Exciting Russians we hadn’t heard
Guest conductor Ignat Solzhenitsyn leads an unusual Milwaukee Symphony program with great skill and conviction.
The Milwaukee Symphony had never performed Prokofiev’s Symphony No. 6 before Friday night, when it did so with guest conductor Ignat Solzhenitsyn.
I could hear why this symphony, on which Prokofiev labored from 1944 to 1947, doesn’t get the attention lavished on, say, the Symphony No. 1 (“Classical”) or the ballet music. The Sixth offers a wide spectrum of moods, but the overall impression is of heavy, dense music that pounds the ear often over 43 minutes and three movements. And Solzhenitsyn didn’t hold anyone back; I have never heard the MSO brasses at the decibel levels they hit Friday.
A triplet figure shoves ahead the most prevalent theme of the sprawling first movement. Prokofiev worked it and worked it in the exposition and again in the development. It took on an astonishing array of guises — a driving dance here, an anguished song there, and finally a witches’ sabbath worthy of Berlioz — without losing its identity. Solzhenitsyn rightly kept the music under pressure and heightened its sense of fitful searching and probing. Even the beautiful lyrical theme, for violins and oboe, had an edge, in the ominous ticktock staccato accompaniment.
A maelstrom of sound, among the most frightening effects you’ll ever hear from a symphony orchestra, opened the slow movement and recurred at an even more gargantuan scale in the finale. I don’t have the score, but I imagine chromatic scales overlapping and tangling as they descend in spirals, like a fleet of sinking warships still burning with erupting ammunition as they sink into the depths.
The violins race into the finale with a vivace dash very different in character from the high-viscosity, heavy-on-the-string sound in the first two movements. But just as we thought we’ve escaped into a jolly finish, Prokofiev elongates the theme. Suddenly, it seems to be running through molasses. It dwindles to a version of a chant from the first movement, then that terrifying maelstrom again. Stupendously violent hammer blows from the brass stop the music.
All in all, rough stuff; it left the audience a little dazed. A standing ovation slowly developed as the patrons came to grasp that this not entirely pleasant experience was grandly exciting. Solzhenitsyn stirred the Sixth not only vigorously, but specifically, and achieved distinct and striking musical moments within the general explosive fury.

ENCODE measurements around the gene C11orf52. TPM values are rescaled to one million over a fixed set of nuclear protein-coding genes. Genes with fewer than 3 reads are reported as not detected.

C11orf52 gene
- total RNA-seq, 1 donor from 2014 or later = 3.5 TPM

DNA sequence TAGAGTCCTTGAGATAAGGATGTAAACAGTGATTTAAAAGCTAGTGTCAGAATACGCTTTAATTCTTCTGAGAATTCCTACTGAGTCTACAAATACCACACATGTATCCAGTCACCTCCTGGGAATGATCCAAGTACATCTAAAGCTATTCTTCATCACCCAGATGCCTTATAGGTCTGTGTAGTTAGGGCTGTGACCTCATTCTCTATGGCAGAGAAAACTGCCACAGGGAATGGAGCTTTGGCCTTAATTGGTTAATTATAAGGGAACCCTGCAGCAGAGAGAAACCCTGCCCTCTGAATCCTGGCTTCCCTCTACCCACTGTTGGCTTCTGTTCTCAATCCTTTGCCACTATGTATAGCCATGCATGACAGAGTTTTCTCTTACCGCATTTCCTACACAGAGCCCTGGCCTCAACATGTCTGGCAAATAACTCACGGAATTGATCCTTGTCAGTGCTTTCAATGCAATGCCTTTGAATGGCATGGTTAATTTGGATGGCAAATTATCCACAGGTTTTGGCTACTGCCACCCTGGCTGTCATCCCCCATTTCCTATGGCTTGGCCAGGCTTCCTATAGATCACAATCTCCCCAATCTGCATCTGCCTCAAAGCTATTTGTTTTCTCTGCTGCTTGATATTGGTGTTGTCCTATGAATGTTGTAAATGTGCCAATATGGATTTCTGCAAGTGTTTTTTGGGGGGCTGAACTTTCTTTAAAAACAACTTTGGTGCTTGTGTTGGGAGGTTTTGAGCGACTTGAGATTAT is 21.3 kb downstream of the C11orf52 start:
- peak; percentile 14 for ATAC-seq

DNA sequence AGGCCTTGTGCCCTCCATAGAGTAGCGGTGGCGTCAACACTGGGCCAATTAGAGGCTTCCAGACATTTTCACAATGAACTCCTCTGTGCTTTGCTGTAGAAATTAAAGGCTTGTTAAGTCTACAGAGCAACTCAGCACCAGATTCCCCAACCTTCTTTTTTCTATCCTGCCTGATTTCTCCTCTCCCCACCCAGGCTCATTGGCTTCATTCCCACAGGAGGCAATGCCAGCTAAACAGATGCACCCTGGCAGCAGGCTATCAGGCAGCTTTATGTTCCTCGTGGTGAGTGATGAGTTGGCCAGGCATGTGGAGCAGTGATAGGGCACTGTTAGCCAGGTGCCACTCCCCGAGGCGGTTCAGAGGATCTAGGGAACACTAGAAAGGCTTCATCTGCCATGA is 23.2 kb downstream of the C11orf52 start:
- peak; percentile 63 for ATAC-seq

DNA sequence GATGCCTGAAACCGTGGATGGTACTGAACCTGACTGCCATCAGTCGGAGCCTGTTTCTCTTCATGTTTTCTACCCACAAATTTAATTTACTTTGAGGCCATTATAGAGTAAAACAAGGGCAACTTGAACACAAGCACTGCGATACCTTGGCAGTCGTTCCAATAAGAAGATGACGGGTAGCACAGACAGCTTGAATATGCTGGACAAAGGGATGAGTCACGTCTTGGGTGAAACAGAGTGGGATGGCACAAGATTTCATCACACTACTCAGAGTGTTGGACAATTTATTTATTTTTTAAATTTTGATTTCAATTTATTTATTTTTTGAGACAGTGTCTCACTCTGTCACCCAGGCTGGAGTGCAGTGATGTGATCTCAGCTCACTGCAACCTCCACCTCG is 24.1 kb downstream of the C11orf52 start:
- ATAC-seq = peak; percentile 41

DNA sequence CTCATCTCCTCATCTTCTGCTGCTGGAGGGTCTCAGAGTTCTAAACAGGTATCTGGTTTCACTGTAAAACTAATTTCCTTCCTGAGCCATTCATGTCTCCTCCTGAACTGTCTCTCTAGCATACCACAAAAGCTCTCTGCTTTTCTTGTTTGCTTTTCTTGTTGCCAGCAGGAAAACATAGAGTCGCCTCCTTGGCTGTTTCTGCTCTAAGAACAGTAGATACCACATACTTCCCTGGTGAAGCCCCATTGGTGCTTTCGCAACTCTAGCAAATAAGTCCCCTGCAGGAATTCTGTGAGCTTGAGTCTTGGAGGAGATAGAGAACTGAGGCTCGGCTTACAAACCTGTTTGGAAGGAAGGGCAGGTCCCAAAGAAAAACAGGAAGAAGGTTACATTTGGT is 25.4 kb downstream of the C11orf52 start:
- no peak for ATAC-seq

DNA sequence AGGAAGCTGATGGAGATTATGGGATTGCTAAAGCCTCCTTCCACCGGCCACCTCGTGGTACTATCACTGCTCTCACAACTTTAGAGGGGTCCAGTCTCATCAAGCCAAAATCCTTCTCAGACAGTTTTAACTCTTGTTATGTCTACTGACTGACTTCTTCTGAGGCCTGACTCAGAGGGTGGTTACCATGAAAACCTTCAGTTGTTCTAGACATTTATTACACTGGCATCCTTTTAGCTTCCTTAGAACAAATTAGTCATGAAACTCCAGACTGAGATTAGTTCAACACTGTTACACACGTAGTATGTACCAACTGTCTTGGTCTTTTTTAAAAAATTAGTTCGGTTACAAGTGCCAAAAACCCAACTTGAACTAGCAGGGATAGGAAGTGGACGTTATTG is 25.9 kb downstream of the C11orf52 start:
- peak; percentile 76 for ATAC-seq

The conductor — Russian-born but now based in New York, by the way — gave up the podium to Francesco Lecce-Chong and took up the piano for Dmitri Shostakovich’s Concerto No. 1 for Piano, Trumpet and Strings, from 1933. Mark Niehaus, former principal trumpet and current chief executive of the MSO, played the extensive obbligato. (Niehaus hasn’t lost a thing.)
If the Marx Brothers had written a concerto this would have been it. Antic themes bound this way and that, cackling laughter erupts on the keyboard and in the ranks, subject and mood change abruptly, and musical pratfalls abound. Shostakovich assigned the trumpet lots of deliberately banal tunes, along the lines of circus music. The best joke in a piece full of them involved such a tune, but this one went on and on as the strings clacked along in col legno accompaniment in the finale. As if he could take no more of this, Solzhenitsyn raised both hands smashed them into the lower end of the keyboard. That crashing chord landed on the trumpet solo like an anvil on the head of Wiley E. Coyote. The woman next to me burst out laughing, and she wasn’t alone.
Lecce-Chong and Solzhenitsyn, who controlled the momentum, enforced a headlong rush in the fast movements and added to the Looney Tune vibe. No time to breathe, just go go go.
The MSO had not played the concerto since 1962. The orchestra had never played Anatoli Liadov’s Baba-Yaga, a miniature with sparkling orchestration and propulsive rhythm. Four minutes of fun.
This program will be repeated at 8 p.m. Saturday (Feb. 9) at Marcus Center Uihlein Hall. For more information, visit the MSO website